Monday, January 27, 2014
Review Roundup: A Ranger Rides Again
By James J. Griffin
The Western Fictioneers Library, July 2013
$8.99 paperback, ISBN 1491065117
$2.99 Kindle, ASIN B00E5RCV4M
$2.99 most other e-formats, ISBN 9781301580088
For J.S. Turnbo, life in crime-ridden West Texas is a running gun battle. Outsmarting outlaws is just part of the job for a Texas Ranger … until one little mistake puts him at the mercy of a ruthless gang hiding out in plain sight.
When author James J. Griffin writes about Rangers, readers know what to expect: a steady stream of testosterone and no safe haven for the evildoers. Griffin’s lawdogs are indisputably good; their quarry indisputably rotten. Lots of gunplay takes place, but the violence is never graphic, and there’s nary a foul word to be found. The formula is tried and true, and Griffin wields it like no one else.
The Ranger is classic Griffin, white hats, black hats, trusty equine sidekick and all. Though the story is fictional, readers will have no trouble imagining Turnbo, a real-life nineteenth century Texas Ranger, actually might have experienced something similar. As usual, Griffin puts readers inside the story with uncommon details and dialogue that rings true to the period, and equine characters get better than a fair shake. In fact, some of the best moments in the story occur between Turnbo and his horse, a Medicine Hat paint named Hat.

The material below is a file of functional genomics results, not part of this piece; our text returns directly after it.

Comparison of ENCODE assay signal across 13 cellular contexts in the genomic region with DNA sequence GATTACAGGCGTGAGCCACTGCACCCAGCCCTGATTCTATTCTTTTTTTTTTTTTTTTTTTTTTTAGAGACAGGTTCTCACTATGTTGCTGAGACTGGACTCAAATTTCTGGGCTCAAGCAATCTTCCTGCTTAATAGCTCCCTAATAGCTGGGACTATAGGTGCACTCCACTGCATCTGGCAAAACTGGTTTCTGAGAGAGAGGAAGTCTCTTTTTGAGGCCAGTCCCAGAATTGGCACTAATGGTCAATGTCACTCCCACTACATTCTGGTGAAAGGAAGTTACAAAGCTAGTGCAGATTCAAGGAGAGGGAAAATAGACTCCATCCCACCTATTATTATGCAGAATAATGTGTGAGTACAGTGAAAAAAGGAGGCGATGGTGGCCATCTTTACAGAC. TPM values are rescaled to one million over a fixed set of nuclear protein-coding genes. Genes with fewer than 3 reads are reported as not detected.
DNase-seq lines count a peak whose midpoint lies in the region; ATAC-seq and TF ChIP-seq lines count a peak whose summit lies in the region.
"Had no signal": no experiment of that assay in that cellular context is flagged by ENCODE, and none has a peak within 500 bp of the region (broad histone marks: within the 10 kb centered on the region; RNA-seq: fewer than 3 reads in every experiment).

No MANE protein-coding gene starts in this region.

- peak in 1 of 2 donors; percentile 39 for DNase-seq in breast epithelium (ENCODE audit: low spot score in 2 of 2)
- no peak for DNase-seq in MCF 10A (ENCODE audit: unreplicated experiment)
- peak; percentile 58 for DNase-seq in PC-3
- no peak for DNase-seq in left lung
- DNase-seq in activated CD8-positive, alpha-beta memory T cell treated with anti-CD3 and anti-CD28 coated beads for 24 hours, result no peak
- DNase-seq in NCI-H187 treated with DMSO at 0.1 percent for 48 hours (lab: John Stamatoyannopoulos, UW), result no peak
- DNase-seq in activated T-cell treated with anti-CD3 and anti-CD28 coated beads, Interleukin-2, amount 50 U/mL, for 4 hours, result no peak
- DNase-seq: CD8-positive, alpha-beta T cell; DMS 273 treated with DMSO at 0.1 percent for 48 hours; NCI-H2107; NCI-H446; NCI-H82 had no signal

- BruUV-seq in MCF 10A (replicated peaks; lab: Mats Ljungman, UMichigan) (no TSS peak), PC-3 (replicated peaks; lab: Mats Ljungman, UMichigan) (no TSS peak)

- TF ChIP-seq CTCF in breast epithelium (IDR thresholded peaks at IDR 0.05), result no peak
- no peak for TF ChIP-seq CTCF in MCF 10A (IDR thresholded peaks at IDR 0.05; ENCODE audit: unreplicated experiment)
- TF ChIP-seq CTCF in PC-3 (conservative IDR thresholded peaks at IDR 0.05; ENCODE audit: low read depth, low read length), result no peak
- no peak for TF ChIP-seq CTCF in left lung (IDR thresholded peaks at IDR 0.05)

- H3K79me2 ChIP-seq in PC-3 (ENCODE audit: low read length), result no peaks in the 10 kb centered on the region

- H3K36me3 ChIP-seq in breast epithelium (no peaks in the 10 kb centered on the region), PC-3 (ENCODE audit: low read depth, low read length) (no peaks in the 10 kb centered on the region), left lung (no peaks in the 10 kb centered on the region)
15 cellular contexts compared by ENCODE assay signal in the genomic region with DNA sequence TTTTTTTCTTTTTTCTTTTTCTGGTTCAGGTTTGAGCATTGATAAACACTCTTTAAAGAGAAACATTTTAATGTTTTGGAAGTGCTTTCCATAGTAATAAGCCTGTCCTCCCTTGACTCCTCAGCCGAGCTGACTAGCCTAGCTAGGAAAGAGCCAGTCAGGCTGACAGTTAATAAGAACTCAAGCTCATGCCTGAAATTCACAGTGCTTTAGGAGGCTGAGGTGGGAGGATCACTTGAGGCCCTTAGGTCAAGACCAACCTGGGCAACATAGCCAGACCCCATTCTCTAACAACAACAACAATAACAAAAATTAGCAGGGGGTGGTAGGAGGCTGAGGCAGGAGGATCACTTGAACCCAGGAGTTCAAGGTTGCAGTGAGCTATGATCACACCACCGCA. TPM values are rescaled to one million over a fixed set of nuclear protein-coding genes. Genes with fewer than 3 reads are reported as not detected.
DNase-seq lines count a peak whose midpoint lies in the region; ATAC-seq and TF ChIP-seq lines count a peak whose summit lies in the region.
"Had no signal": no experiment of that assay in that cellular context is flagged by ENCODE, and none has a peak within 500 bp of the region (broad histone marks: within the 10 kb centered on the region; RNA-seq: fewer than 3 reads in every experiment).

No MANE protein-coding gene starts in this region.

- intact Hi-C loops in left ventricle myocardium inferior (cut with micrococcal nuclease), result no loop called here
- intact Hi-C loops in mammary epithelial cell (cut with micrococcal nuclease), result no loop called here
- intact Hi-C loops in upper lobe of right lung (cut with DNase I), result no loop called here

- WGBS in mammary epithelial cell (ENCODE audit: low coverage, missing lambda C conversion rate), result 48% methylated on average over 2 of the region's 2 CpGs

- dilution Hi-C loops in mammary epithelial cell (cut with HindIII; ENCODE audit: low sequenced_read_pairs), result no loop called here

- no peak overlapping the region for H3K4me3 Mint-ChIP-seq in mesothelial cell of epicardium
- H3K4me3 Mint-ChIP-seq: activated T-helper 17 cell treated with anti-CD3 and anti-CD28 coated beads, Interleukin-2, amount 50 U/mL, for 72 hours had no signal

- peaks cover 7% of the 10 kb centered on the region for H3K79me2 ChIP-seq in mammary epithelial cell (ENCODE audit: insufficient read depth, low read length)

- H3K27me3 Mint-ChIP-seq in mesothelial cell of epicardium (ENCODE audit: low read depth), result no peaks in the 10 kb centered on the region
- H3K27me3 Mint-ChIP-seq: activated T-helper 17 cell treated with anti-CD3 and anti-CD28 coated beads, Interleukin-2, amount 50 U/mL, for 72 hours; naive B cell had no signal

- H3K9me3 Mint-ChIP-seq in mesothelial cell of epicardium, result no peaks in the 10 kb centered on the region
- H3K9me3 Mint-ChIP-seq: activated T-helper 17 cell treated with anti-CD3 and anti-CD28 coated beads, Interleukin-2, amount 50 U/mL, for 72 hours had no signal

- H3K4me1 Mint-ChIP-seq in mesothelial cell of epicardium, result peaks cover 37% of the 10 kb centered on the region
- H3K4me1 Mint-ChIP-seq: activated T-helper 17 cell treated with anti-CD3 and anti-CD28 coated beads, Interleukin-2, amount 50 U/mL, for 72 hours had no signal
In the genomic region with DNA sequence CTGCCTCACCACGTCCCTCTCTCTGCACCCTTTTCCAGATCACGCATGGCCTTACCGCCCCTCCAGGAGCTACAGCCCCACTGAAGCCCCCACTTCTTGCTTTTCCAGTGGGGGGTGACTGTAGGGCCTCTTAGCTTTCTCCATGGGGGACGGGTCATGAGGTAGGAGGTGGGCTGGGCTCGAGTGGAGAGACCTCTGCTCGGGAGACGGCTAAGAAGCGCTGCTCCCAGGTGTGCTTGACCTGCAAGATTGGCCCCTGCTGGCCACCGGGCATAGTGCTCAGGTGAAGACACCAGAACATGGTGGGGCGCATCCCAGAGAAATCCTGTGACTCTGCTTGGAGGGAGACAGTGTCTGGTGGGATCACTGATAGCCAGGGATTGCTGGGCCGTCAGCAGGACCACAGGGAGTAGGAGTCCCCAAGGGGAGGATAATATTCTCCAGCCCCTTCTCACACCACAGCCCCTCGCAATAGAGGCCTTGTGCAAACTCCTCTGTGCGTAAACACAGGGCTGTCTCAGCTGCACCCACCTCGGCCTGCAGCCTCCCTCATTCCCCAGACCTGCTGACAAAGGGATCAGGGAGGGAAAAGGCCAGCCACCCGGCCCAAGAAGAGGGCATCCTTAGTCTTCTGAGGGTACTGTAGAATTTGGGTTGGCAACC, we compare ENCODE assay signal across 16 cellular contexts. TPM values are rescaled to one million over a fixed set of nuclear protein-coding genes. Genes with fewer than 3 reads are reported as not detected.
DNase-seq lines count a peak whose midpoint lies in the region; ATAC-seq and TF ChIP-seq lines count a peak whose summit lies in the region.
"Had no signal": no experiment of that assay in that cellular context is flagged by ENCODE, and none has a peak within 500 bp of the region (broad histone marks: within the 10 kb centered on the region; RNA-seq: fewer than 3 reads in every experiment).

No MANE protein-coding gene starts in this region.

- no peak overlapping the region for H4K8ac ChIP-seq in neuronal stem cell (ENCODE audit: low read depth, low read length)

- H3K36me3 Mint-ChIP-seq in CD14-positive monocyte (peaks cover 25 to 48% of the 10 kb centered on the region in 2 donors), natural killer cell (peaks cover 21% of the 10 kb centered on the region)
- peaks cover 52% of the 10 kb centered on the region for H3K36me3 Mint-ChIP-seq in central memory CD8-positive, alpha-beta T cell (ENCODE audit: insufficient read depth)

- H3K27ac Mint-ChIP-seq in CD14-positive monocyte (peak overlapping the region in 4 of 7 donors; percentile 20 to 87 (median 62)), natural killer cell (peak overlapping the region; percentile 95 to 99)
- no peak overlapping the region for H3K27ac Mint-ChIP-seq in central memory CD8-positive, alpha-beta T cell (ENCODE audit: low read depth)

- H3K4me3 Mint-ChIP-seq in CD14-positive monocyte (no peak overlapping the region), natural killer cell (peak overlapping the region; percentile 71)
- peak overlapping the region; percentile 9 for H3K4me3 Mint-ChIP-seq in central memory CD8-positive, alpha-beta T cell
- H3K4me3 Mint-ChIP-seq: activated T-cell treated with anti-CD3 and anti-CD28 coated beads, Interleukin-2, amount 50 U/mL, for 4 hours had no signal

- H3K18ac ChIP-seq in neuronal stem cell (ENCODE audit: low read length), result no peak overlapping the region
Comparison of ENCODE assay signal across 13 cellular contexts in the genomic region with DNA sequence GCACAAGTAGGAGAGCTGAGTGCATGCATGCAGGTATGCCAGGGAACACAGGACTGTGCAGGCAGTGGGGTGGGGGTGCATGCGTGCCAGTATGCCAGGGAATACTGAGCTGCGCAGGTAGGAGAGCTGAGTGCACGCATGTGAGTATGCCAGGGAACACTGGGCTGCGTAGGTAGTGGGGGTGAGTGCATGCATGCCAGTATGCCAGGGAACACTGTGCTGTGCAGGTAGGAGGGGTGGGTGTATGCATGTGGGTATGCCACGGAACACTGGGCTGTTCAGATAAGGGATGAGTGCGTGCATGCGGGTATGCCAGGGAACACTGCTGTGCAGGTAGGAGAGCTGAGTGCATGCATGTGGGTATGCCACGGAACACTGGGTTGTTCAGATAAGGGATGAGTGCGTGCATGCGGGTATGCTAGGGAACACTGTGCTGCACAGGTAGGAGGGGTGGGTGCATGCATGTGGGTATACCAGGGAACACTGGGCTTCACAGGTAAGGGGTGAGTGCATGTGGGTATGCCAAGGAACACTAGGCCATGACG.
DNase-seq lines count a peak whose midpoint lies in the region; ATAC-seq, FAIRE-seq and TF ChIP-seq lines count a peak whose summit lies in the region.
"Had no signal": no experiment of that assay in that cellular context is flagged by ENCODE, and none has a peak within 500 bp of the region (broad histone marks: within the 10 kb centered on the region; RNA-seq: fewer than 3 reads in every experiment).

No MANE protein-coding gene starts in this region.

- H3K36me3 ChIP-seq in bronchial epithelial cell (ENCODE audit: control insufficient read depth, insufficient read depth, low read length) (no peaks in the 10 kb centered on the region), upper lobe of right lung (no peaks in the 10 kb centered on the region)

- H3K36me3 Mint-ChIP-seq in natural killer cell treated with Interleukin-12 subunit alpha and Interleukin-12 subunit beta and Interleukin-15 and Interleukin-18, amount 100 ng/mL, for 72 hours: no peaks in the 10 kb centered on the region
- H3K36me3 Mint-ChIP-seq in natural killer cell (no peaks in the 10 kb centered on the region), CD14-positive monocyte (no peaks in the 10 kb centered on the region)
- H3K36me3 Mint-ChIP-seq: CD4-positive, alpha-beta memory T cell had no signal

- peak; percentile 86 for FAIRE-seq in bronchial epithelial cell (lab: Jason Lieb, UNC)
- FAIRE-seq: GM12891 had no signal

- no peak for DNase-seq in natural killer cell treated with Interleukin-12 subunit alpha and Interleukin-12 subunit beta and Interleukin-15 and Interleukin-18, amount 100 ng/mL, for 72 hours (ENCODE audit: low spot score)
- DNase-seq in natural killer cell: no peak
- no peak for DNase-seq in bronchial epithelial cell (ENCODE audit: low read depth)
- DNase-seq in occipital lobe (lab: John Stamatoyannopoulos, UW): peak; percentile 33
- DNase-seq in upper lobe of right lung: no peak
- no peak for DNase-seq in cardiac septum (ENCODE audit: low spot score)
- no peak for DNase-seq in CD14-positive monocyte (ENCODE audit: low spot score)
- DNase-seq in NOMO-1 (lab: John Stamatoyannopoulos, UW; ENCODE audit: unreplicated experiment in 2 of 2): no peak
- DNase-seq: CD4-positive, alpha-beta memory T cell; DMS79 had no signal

The story itself moves along at a spritely pace, opening with a stagecoach robbery Turnbo triggers by throwing around his considerable law-enforcement weight. From there it’s off to the races, as the Ranger sets about cleaning up a West Texas landscape lousy with rustlers and bank robbers. Turnbo is undeniably in his element amid a hail of lead … which probably is why little things get by him during an evening of socializing in town. Those things return with big teeth later.
For traditional western storytelling about larger-than-life, tough-as-nails characters who dog a trail until their blisters have blisters, The Ranger is hard to beat. Turnbo probably would have approved.
Kathleen Rice Adams is a Texan, a voracious reader, a professional journalist, and an author. She received a review copy of West of the Big River: The Ranger from the publisher. Her opinions are her own and are neither endorsed nor necessarily supported by Western Fictioneers or individual members of the organization. Links in the review are for convenience only; they do not produce affiliate revenue.